It doesn't always work.

It is always a little irritating, but it can also be full-on infuriating as you have your two Macs side by side and they will not see each other. The only solution, other than giving up, wiping the new Mac's drive and starting again, is to keep looping through the steps.

The steps to use Migration Assistant over Wi-Fi

  1. Make sure both Macs are updated to the latest macOS
  2. Place the two Macs close together
  3. Apple says you no longer have to have them on the same Wi-Fi network, but in our experience it helps
  4. Turn off any VPN, anti-virus or third-party firewall apps
  5. On the old Mac, open System Preferences and click Sharing
  6. Check that the heading Computer name has a name next to it
  7. If it doesn't, give it one
  8. On the new Mac, open the Applications folder, then Utilities
  9. Launch Migration Assistant and click Continue
  10. From the options shown, choose to transfer from a Mac, the click Continue
  11. Back on the old Mac, launch Migration Assistant the same way
  12. This time choose that you want to transfer To another Mac, and click Continue
  13. Now return to the new Mac and you should see the Sharing name of your old one listed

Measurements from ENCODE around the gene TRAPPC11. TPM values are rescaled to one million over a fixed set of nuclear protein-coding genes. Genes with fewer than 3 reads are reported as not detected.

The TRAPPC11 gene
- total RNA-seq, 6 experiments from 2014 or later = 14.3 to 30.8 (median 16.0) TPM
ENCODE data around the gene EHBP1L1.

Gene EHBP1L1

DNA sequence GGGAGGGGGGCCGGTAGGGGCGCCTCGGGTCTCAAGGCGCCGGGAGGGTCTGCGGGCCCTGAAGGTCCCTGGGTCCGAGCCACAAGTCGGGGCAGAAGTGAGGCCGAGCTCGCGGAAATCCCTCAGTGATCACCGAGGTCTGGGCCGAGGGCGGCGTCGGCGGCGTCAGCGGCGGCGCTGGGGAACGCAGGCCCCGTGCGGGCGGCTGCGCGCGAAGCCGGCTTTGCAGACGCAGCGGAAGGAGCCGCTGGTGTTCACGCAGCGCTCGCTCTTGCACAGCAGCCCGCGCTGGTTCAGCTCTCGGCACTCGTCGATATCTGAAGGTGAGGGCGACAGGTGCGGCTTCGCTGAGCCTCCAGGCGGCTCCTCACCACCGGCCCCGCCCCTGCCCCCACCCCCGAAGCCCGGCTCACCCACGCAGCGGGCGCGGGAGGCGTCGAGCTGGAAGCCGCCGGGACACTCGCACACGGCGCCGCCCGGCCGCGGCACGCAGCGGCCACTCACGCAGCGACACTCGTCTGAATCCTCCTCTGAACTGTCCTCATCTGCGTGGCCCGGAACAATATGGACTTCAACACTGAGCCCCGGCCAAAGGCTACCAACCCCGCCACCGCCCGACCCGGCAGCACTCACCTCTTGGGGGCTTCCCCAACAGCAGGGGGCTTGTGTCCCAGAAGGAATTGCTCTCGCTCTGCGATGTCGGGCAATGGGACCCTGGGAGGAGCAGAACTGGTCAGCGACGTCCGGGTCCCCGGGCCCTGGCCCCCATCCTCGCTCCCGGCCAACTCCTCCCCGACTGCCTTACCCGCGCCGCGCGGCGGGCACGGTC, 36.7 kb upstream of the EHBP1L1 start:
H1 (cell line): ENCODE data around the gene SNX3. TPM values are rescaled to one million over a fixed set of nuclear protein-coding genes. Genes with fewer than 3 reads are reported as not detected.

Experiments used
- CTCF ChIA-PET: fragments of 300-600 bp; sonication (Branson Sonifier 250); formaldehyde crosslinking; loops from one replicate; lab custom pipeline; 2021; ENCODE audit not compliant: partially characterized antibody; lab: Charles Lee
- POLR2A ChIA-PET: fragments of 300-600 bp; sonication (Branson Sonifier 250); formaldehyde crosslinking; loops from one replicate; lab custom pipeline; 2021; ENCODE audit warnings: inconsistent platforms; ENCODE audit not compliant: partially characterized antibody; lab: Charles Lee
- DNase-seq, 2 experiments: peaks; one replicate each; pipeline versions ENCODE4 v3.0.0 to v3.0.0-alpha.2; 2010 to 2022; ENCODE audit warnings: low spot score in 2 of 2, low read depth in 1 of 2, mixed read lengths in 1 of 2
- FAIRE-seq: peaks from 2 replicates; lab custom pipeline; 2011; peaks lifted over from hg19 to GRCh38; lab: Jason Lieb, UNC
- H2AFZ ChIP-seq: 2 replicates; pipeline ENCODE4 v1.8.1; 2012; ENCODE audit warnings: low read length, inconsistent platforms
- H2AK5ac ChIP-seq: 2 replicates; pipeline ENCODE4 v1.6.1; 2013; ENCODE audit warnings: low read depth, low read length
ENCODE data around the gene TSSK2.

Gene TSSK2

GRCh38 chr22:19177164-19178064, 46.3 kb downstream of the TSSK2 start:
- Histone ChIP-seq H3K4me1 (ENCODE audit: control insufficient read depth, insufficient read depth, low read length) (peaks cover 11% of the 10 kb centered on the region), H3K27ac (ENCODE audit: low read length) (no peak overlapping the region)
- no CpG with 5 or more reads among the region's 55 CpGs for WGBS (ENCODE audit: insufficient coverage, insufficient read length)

14. If you don't, wait while it is Looking for other sources
  15. You may be prompted for a code on your old Mac. Make sure it's the same shown on the new

You now need to decide just what exactly you want transferred from the old Mac. It can be just your applications, just your user documents, or everything.

Make the choice and then click Continue. You would be best advised to do this early in the evening, too, and then walk away until the morning.

This is going to take a very long time. The good thing is that if it's going to go wrong, it already will, and you won't be able to get this far.

What tends to go wrong during these steps is that for some reason, one of the Macs can't see the other. There is no clear pattern to that, and there's no great solution. You just have to keep restarting both Macs and trying again.

Choose what you want to transfer from your old Mac
Choose what you want to transfer from your old Mac

How to speed up Migration Assistant

By far the fastest way to move to a new Mac is to use a Thunderbolt 3 cable. This is one time when it's important to have the right cable, and a pain that Thunderbolt and USB-C ones look identical.

With the correct Thunderbolt 3 cable connecting the two Macs, Migration Assistant will see that connection and use it. It will use it very quickly.

You could also connect your two Macs together using Ethernet, though you may have to buy adaptors to allow that. Even so, the process remains the same, with Migration Assistant recognizing the name of the older Mac via Ethernet instead of Wi-Fi.

Doing this via a cable is unquestionably faster than over Wi-Fi. Yet unless you're using Thunderbolt 3, it's not actually all that fast.

You will still need to leave the Macs alone to get this done. So it's still better to start the process at the end of the working day.

All of which sounds frustrating when you just want to use your new Mac and get on with your work. Unfortunately, it can well be frustrating, if only from how many hours it may take to transfer everything.

But the end result is worth it. Your new Mac has all you need to let you get straight on with your work.